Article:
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By Heather Tepe and Heather Tepe,SPECIAL TO THE SUN | October 2, 2002
MEMBERS OF the deaf community shared folklore from deaf culture, told children's stories and even a few jokes last week as the central branch of the library celebrated Deaf Awareness Week with an evening of American Sign Language storytelling. The event was also an opportunity to promote the new American Sign Language (ASL) video collection at the library. The collection contains more than 200 videos, including classic literature translated into ASL, popular movies with closed captioning, basic ASL lessons and ASL stories that appeal to children.
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NEWS
By Caroline Solomon and Jeffrey Archer Miller | April 25, 2014
In the midst of the misery of Hurricane Sandy in 2012, the media fell in love with then-New York Mayor Michael Bloomberg's sign language interpreter, Lydia Callis, who captivated audiences with her expressive renderings of Mr. Bloomberg's humdrum press conferences. "A bright light during dark days: Bloomberg's sign language star," swooned National Public Radio. New York Magazine praised her as "a legitimate reason to smile" in difficult times. And Saturday Night Live, in a sign she had truly arrived, impersonated her during an opening skit.
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NEWS
By Caroline Solomon and Jeffrey Archer Miller | April 25, 2014
In the midst of the misery of Hurricane Sandy in 2012, the media fell in love with then-New York Mayor Michael Bloomberg's sign language interpreter, Lydia Callis, who captivated audiences with her expressive renderings of Mr. Bloomberg's humdrum press conferences. "A bright light during dark days: Bloomberg's sign language star," swooned National Public Radio. New York Magazine praised her as "a legitimate reason to smile" in difficult times. And Saturday Night Live, in a sign she had truly arrived, impersonated her during an opening skit.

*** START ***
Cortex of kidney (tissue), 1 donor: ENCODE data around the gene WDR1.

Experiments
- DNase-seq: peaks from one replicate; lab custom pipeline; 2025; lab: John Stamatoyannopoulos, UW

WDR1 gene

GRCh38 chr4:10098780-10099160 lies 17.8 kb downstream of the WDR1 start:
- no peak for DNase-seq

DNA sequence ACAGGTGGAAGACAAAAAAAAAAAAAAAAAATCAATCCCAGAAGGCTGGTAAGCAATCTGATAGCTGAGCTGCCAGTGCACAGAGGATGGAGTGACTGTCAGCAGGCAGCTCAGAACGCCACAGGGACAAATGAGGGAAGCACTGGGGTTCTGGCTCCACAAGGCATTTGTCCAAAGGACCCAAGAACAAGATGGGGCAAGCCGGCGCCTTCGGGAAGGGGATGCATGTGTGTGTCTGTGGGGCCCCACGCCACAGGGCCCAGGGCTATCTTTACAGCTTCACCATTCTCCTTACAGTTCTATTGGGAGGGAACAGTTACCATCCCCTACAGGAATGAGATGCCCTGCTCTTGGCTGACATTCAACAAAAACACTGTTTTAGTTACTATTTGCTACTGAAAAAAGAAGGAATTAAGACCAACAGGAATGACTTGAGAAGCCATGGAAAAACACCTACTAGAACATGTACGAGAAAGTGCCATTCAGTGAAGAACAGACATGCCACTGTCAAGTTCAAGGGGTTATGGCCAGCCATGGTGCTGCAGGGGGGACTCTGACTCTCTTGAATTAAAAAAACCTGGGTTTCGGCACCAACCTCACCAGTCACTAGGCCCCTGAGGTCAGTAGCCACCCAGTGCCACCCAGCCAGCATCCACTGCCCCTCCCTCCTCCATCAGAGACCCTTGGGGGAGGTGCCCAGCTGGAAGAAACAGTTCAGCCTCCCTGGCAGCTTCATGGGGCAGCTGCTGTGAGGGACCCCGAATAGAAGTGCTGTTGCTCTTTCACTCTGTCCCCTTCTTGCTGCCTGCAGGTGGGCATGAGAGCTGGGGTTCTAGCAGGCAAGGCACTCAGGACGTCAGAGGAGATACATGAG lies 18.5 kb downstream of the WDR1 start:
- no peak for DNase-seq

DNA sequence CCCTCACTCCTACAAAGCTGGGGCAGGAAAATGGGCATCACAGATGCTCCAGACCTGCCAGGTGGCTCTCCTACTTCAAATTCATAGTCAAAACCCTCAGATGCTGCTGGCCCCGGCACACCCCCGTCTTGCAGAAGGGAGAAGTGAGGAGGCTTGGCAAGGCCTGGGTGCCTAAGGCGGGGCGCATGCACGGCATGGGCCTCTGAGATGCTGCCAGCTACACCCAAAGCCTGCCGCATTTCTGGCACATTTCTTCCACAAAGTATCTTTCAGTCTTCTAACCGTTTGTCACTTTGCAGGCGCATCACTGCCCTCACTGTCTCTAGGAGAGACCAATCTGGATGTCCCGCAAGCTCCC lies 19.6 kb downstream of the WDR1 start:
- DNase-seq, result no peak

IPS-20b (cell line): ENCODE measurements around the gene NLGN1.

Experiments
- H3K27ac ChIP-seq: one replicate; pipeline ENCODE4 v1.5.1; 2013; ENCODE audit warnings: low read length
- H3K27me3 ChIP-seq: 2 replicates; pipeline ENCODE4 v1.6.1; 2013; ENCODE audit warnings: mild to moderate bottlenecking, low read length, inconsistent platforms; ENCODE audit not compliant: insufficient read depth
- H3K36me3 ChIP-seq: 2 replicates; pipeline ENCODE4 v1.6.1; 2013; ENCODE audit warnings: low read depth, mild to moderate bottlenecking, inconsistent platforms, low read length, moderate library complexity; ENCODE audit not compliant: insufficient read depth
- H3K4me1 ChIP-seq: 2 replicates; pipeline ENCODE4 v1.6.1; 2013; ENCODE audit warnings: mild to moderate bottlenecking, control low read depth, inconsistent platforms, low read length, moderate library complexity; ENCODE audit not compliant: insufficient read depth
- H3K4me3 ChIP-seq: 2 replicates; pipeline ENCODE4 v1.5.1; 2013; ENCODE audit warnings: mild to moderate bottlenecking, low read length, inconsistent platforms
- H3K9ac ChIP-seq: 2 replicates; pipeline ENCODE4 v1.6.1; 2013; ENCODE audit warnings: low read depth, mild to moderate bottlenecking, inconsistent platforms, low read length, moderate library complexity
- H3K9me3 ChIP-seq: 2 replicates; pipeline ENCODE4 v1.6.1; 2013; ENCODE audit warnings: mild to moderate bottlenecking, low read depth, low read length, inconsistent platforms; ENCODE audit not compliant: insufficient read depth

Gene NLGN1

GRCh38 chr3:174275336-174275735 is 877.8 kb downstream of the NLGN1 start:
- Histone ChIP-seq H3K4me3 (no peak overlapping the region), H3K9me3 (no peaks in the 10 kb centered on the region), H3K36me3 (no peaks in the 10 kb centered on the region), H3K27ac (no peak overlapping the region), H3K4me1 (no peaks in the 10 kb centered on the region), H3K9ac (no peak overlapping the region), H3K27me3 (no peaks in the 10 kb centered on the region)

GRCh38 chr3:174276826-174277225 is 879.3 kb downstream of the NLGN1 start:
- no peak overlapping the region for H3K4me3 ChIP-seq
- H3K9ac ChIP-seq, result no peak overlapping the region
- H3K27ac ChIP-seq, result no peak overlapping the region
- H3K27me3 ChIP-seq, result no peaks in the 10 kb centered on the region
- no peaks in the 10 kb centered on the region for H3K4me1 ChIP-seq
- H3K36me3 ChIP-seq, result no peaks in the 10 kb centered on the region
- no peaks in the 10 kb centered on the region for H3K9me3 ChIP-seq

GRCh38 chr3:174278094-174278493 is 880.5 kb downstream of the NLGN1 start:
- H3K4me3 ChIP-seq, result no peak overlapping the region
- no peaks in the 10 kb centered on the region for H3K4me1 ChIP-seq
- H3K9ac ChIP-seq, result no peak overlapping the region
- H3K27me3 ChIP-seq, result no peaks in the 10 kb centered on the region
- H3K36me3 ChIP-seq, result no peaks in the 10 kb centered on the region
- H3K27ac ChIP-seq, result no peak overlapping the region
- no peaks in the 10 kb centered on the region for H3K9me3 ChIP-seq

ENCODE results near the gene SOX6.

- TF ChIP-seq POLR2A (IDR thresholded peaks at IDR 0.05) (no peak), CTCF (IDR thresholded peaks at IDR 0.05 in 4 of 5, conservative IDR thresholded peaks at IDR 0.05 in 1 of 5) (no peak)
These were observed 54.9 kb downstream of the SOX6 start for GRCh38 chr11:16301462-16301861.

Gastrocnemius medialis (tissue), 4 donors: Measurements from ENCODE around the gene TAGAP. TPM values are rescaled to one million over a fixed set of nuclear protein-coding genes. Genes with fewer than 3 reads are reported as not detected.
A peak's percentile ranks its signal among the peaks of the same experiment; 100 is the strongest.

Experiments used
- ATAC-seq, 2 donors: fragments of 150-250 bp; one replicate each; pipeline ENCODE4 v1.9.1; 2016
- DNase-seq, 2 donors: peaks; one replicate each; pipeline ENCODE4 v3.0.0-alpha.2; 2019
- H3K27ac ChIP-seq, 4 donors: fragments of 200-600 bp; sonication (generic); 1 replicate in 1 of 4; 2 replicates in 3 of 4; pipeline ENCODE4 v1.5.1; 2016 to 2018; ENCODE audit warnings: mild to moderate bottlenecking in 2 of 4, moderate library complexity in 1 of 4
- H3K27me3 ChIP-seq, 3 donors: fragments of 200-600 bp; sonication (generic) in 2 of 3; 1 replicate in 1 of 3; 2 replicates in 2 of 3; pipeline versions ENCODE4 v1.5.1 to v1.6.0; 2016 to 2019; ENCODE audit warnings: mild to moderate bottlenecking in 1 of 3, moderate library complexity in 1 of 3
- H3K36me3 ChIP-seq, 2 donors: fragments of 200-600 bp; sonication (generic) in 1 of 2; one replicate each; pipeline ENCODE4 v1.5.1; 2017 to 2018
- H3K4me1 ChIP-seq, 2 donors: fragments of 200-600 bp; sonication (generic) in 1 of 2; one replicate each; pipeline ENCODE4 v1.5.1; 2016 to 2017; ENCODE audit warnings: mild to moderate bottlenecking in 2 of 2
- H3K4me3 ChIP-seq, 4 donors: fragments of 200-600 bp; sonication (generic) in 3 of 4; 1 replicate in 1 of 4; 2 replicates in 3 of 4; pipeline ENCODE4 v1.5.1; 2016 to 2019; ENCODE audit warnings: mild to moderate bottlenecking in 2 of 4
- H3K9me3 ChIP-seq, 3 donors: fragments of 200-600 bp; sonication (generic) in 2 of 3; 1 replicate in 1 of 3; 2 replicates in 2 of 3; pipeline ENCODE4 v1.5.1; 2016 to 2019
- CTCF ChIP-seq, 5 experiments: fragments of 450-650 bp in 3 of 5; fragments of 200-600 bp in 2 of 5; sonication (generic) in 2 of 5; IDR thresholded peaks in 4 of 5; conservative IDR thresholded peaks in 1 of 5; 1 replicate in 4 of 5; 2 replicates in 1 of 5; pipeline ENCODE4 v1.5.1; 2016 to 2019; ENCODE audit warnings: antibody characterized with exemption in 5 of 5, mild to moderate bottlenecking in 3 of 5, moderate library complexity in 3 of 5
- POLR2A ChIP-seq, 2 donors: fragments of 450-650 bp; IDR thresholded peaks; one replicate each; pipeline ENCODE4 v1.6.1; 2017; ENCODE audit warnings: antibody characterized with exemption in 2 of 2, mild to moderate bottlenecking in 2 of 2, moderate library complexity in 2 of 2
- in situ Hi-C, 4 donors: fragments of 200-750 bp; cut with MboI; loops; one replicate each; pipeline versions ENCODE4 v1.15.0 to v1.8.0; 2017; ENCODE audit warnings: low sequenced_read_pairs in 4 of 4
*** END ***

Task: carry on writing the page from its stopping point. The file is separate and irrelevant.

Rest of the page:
NEWS
December 24, 2013
I read with interest Kelby Brick's recent op-ed on the signing impostor at Nelson Mandela's memorial service ( "Fake interpreter draws ire," Dec. 17). As an attorney who regularly represents deaf individuals, I can confirm that Mr. Brick is absolutely correct about the often dangerous conditions that many deaf people face due to communication breakdowns. With frightening regularity, I encounter hospitals that rely on "signing" nurses who lack basic proficiency in American Sign Language, cursory handwritten notes and rudimentary gestures to convey complex information about medical conditions, test results and treatments.